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Len Wein

From Academic Kids

Len Wein (June 12, 1948 - ) is an American comic book writer and editor.

Wein was born in New York City, New York. He broke into the business in the late 1960s, occasionally co-writing with his friend Marv Wolfman (though they more often collaborated in an editor-writer relationship on different comic book projects.) When asked what a book about the both of them would be like, Wein and Wolfman replied it would resemble the Three Stooges minus one.

Wein essentially began his writing career at DC, working on their various mystery titles, eventually making his reputation on a well-received run writing The Phantom Stranger with artist Jim Aparo and Justice League of America with artist Dick Dillin.

In 1972 Wein and artist Berni Wrightson created the horror comic Swamp Thing for DC. The story of Alec Holland, a scientist who is turned into a shambling plant-like monster, the series would garner several awards. Both left the title after its first two years, though, and the character went into limbo before an early 1980s revival that would eventually launch the career of Alan Moore.

In the early 1970s he and Wolfman moved to Marvel Comics under editor Roy Thomas. In 1974 Wein became the editor of the color range of comics (Wolfman taking over the B&W range), although he stayed for little over a year before handing the reins over to Wolfman (who also left after little more than a year).

Wein stayed on Marvel as a writer/editor. He had lengthy and memorable runs on Amazing Spider-Man, The Incredible Hulk, The Mighty Thor and Fantastic Four. But he is probably best-known for co-creating in 1975 the New X-Men, the revival of the Stan Lee/Jack Kirby team that would eventually become the company's biggest-selling comic title.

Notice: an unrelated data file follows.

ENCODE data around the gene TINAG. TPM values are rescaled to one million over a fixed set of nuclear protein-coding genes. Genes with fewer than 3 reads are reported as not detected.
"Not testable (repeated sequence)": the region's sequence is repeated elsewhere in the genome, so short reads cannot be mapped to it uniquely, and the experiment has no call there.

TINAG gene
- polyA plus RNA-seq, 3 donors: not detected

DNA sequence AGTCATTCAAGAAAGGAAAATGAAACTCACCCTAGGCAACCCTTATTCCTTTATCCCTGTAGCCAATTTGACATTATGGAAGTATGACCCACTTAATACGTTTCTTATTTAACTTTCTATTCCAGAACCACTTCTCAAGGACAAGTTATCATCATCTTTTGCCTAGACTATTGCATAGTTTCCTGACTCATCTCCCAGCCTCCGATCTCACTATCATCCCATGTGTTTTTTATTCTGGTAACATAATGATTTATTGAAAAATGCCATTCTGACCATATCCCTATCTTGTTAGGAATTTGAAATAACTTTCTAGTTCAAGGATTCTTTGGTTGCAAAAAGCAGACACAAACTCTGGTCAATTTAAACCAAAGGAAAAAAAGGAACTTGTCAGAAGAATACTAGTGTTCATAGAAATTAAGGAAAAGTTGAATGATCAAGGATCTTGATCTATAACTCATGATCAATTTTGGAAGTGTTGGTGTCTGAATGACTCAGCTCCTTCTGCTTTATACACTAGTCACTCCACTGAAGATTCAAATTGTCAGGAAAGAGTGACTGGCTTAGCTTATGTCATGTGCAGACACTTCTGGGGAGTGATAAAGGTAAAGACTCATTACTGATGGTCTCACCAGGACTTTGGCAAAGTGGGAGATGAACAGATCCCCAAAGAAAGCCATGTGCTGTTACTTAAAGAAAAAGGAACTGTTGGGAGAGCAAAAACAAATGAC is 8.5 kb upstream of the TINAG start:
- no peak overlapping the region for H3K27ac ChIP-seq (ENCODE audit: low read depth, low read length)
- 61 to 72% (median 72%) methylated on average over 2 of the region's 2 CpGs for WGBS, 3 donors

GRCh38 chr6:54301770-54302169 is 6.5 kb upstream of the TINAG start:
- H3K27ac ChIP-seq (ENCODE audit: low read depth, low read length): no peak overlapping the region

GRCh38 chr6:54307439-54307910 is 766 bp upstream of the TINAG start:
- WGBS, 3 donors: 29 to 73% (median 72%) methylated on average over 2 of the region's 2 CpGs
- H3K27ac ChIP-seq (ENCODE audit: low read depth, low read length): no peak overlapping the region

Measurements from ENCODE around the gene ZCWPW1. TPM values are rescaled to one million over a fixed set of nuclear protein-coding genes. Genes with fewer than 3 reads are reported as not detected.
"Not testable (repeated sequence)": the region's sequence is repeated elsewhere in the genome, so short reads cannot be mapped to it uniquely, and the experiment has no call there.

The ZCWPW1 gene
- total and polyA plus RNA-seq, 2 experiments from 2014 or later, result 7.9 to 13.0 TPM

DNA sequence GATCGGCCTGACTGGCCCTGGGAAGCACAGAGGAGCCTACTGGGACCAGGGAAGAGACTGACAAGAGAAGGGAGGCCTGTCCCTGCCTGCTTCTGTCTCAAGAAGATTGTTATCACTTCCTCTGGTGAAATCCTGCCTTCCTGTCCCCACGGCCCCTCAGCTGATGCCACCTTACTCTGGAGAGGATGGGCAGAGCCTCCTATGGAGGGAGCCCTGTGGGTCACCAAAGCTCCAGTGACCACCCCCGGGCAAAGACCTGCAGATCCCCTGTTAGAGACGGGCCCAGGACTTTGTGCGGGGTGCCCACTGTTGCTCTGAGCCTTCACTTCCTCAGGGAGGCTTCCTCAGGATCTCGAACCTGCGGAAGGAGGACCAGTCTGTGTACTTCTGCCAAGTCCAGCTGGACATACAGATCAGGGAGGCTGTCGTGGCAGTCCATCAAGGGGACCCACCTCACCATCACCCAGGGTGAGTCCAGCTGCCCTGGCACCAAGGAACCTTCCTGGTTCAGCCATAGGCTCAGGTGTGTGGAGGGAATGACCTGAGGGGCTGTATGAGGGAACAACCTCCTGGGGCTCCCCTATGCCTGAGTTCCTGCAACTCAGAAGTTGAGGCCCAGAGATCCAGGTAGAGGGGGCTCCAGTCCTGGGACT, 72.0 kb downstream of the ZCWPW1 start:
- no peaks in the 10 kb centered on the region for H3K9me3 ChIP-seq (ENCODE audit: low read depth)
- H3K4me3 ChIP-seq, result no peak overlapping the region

That Wein had a strong hand—with artist Dave Cockrum and Thomas—in creating such characters as Nightcrawler, Storm, Colossus and Wolverine (who had made his debut in Wein's run on Hulk) has never been in doubt. However, due to pressure of work he handed the scripting reins over to Chris Claremont after just a few issues.

At the end of the 1970s Wein had a dispute with the management at Marvel and moved back to DC, as first a writer, then principally as an editor where he teamed up with his childhood friend Marv Wolfman, although he also scripted some excellent Batman stories and collaborated on a fine Green Lantern run (with artists Dave Gibbons and Mark Farmer). As editor he had a strong hand in successes like The New Teen Titans (designed as a riposte to the X-Men), Crisis on Infinite Earths, All-Star Squadron and others.

During the 1980s, writer Alan Moore and artist Dave Gibbons were commisssioned to do an update of the Charlton Comics library of characters. This eventually developed into the acclaimed Watchmen series, which Wein edited. Wein was instrumental in the early 1980s in bringing new talent from Britain and the alternative comics sector to revitalize DC.

After Crisis, Wein wrote a short-lived title devoted to Blue Beetle, and spent time scripting Wonder Woman over George Perez's plots. Like many comics writers of the 1970s and 1980s his work for Marvel and DC has dwindled, although he still does occasional pieces for several companies.

In recent years, Wein has devoted more of his time writing or story editing for animation and TV, including work on many properties he first wrote for comic books such as X-men, Batman, and Spider-Man. In 2001 he and Wolfman wrote a screenplay called Gene Pool for Helkon, which they later adapted for a one-shot comic book, and which they are now adapting for television. In September, 2004, Wein turned in a feature script of Swamp Thing to Joel Silver Pictures at Warner Bros.

His first wife was Glynis Oliver, a long-time comics colorist who spent years on the X-Men titles. His second wife is M.C. Valada, an internationally published professional photographer and entertainment attorney who represents writers and visual artists.

Len Wein's best work has come with characters that are more "street", down-to-earth than cosmic. In particular, he is an under-rated Batman and Spider-Man writer, and his influence on superhero comics can be seen in writers as diverse as Ed Brubaker and Grant Morrison.

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